How much do we really watch – or not watch – advertising?
You’re serving up ads but do people want to see them and are they paying attention? TVNZ’s latest Forecast Study examines the value exchange and how time and money are being traded to watch – or not watch – advertising. General manager of trade marketing Kathryn Mitchell talks us through the research and how broadcast TV came out on top.
2017 was another record year for agency advertising spend, with data released from Standard Media Index (SMI) showing $1.048 billion was spent on major media across the year. But will the momentum continue? We speak to SMI managing director for Australia and New Zealand Jane Ractliffe about confidence in the economy.
Tech-obsessed Kym Niblock is most comfortable when she’s wading neck-deep in a pool of data. This, she says, is the best place where you can find out where you need to go next. And for TVNZ, this involves diving straight into augmented reality.
It’s 18 months since Bravo graced New Zealand’s screens, delivering a dose of reality TV to local audiences in the form of Real Housewives, Vanderpump Rules and Million Dollar Listings. We speak to Chris Taylor, managing director of networks and distribution for Australia and New Zealand, about how the channel is settling into the local media landscape and what it has planned for 2018.
Shortland Street is back, and while viewers are dealing with Chris Warner’s woes, TVNZ and Blacksand are lapping up the success of a colourful summer campaign.
Despite the ubiquitous nature of digital communications and millennials spreading their time across a range of screens, television remains a hugely valuable platform for delivering emotive content with the scale, impact and the effective frequency required to create meaningful business impact.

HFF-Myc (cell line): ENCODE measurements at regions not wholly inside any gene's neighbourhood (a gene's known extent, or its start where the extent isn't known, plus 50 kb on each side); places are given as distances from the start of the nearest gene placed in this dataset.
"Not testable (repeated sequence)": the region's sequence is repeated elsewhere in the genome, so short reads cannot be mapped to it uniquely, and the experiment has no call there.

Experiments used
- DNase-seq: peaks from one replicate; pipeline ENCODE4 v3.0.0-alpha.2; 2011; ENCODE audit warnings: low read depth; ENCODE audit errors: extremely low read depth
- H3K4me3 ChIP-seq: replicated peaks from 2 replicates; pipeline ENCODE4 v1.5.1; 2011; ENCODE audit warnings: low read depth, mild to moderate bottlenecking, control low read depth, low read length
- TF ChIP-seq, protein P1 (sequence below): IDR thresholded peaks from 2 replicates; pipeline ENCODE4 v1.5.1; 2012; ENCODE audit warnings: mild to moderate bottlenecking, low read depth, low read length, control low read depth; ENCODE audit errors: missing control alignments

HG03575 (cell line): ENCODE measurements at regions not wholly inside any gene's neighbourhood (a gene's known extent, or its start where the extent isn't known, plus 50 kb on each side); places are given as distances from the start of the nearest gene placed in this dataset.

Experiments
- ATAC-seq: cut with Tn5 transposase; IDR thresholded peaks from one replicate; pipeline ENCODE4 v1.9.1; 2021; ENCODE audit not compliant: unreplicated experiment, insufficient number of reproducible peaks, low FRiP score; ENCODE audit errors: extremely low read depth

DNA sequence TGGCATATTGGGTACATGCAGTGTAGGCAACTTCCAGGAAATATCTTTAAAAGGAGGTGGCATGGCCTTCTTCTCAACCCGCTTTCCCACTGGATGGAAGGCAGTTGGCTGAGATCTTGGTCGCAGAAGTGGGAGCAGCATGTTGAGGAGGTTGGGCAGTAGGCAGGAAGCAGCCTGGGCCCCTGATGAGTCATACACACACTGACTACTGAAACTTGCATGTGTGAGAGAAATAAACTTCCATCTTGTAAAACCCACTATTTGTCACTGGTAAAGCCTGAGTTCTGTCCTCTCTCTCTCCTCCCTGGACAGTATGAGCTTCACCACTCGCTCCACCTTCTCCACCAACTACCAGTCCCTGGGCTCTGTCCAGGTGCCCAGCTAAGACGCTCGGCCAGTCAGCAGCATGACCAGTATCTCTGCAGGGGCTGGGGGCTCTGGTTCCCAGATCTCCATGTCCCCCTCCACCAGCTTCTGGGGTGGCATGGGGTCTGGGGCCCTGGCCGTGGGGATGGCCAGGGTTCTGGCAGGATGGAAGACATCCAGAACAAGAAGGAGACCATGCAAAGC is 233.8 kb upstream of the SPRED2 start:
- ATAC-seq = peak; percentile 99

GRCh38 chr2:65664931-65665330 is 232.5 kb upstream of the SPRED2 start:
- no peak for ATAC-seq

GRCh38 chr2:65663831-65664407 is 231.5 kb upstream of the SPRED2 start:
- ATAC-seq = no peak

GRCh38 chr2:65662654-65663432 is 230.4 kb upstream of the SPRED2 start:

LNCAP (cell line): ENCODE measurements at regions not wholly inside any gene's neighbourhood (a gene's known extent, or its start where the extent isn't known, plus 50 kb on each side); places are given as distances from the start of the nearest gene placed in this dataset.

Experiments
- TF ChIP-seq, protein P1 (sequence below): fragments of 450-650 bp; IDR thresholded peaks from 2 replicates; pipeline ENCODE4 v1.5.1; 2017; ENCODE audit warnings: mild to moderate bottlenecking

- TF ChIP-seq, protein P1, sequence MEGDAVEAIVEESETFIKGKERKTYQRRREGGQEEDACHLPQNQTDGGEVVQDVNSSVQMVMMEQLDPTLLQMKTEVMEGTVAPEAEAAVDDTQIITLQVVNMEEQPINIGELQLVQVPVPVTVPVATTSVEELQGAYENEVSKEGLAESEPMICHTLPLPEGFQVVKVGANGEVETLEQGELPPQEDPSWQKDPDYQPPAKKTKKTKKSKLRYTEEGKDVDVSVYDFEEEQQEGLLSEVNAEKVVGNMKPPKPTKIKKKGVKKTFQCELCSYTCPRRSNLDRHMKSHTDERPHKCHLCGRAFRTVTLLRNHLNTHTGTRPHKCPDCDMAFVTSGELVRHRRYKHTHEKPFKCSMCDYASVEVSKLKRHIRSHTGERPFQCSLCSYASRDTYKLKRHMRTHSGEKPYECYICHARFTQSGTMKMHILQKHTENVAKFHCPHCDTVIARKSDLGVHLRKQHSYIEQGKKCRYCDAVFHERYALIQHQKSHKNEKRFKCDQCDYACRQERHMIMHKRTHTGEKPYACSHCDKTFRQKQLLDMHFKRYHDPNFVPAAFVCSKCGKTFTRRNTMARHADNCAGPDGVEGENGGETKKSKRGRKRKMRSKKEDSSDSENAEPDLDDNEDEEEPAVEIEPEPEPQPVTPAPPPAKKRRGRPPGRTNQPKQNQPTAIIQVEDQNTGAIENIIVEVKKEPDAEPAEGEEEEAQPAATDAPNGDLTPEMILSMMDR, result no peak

Toyota and Saatchi & Saatchi have taken a look at what can go wrong when two things are alike in a campaign to promote its genuine parts.
New Zealanders’ reluctance to talk about their finances is a challenge for banks looking to have meaningful conversations with would-be new customers, so Kiwibank decided to push the boundaries of marketing to get Kiwis to speak up.
TVNZ has released its FY2017 annual results, with a $19.5 million loss in EBITDAF on the previous year due to an onerous contract provision with Disney and marginal year on year declines in advertising revenue. We talk to chief executive Kevin Kenrick about outdated output deals and how TVNZ is placing bets on the future.
Everything that analysts predict will happen to Sky in the local market has already happened to its counterpart in London—and things are still going swimmingly across the pond. Sam Aldred questions whether local predictions of the impending demise of Sky are a little overstated.
We tested StopPress readers’ knowledge of modern media consumption. And the results indicate that things aren’t always as clear as what they seem.
Media consumption is changing. But by how much? Test your knowledge with the StopPress/Freeview TV quiz.
It was a big year for TVNZ in 2016 after launching its much-vaunted rebrand late last year. Now there’s more cause to celebrate as it continues to dominate the TV rankings, with TVNZ 2’s Gloriavale: A Woman’s Place, topping the list for most-watched show amongst the 25-54 demographic.
Our relationship with money is typically something of an afterthought, generally restricted to advice columns and finance pages. However, Kiwibank is taking it mainstream in a new series called Mind Over Money with Nigel Latta, a fully funded series centred on the psychology of money. We talk to general manager of marketing Regan Savage and TVNZ general manager of content solutions Lyndsey Francis about the series and Kiwibank’s decision to take a leap.